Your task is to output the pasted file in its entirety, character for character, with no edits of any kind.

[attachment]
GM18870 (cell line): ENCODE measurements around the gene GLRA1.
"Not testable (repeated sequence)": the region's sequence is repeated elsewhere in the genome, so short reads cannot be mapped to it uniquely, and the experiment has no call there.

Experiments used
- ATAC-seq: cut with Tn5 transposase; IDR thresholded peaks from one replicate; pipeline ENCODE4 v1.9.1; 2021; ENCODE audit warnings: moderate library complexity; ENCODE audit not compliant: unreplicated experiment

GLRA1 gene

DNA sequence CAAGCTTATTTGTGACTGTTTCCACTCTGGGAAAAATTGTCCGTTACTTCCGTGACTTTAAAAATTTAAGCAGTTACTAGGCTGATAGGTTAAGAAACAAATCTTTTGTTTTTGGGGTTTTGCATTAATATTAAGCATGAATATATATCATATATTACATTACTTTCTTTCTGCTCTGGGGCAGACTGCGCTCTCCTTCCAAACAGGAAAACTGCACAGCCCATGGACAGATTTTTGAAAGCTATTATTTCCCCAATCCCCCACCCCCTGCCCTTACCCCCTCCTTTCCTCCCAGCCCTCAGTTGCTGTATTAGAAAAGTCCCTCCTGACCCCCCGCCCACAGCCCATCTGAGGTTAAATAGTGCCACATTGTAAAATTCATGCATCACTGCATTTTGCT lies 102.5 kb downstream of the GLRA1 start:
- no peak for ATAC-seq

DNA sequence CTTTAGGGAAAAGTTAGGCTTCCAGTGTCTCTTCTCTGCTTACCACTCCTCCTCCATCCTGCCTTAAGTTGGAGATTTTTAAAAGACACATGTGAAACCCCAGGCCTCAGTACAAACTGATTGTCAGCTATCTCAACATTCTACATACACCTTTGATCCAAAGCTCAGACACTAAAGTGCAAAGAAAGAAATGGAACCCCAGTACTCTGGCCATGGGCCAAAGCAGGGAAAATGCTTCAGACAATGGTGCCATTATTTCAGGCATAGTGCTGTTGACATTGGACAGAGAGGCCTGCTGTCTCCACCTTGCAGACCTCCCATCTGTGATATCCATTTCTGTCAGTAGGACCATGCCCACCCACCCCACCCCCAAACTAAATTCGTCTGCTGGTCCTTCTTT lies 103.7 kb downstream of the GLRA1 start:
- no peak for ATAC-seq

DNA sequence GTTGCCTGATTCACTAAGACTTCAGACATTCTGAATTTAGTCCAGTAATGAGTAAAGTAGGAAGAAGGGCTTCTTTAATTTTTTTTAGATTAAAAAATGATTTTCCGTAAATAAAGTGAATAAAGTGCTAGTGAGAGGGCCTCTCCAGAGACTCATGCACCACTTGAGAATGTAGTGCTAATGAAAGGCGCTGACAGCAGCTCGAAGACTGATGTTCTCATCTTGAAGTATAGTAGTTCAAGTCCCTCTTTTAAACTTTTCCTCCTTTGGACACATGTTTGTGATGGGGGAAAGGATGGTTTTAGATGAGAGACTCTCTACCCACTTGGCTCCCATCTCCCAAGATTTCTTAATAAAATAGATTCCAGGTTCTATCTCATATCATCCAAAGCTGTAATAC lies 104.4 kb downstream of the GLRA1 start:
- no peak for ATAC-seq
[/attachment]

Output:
GM18870 (cell line): ENCODE measurements around the gene GLRA1.
"Not testable (repeated sequence)": the region's sequence is repeated elsewhere in the genome, so short reads cannot be mapped to it uniquely, and the experiment has no call there.

Experiments used
- ATAC-seq: cut with Tn5 transposase; IDR thresholded peaks from one replicate; pipeline ENCODE4 v1.9.1; 2021; ENCODE audit warnings: moderate library complexity; ENCODE audit not compliant: unreplicated experiment

GLRA1 gene

DNA sequence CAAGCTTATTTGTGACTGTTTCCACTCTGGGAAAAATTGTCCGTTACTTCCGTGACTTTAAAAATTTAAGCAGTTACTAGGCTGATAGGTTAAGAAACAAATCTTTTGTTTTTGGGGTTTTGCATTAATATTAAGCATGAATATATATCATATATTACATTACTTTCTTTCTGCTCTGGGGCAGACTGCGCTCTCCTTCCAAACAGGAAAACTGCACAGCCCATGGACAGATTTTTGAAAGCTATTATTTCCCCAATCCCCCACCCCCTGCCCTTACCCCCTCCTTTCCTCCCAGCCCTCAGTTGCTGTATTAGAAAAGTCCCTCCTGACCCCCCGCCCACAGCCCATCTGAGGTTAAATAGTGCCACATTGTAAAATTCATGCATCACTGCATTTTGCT lies 102.5 kb downstream of the GLRA1 start:
- no peak for ATAC-seq

DNA sequence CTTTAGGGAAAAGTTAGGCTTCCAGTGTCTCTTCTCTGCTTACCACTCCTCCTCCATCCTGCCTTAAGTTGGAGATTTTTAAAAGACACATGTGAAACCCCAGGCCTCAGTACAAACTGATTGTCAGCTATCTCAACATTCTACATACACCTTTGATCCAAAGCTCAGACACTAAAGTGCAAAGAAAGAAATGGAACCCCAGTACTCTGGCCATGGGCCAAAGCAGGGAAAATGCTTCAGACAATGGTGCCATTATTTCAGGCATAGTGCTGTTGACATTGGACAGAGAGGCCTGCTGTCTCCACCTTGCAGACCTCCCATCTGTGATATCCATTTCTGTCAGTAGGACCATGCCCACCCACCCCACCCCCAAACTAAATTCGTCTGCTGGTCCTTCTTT lies 103.7 kb downstream of the GLRA1 start:
- no peak for ATAC-seq

DNA sequence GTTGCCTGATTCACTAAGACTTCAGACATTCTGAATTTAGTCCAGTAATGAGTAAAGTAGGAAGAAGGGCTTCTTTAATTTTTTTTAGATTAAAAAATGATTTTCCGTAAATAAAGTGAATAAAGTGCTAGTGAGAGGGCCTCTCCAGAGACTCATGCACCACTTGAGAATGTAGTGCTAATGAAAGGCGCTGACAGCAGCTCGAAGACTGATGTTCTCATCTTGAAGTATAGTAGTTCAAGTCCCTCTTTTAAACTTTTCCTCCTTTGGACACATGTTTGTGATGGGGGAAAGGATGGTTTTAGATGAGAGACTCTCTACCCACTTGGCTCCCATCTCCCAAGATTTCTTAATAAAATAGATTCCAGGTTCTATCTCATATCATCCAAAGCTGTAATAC lies 104.4 kb downstream of the GLRA1 start:
- no peak for ATAC-seq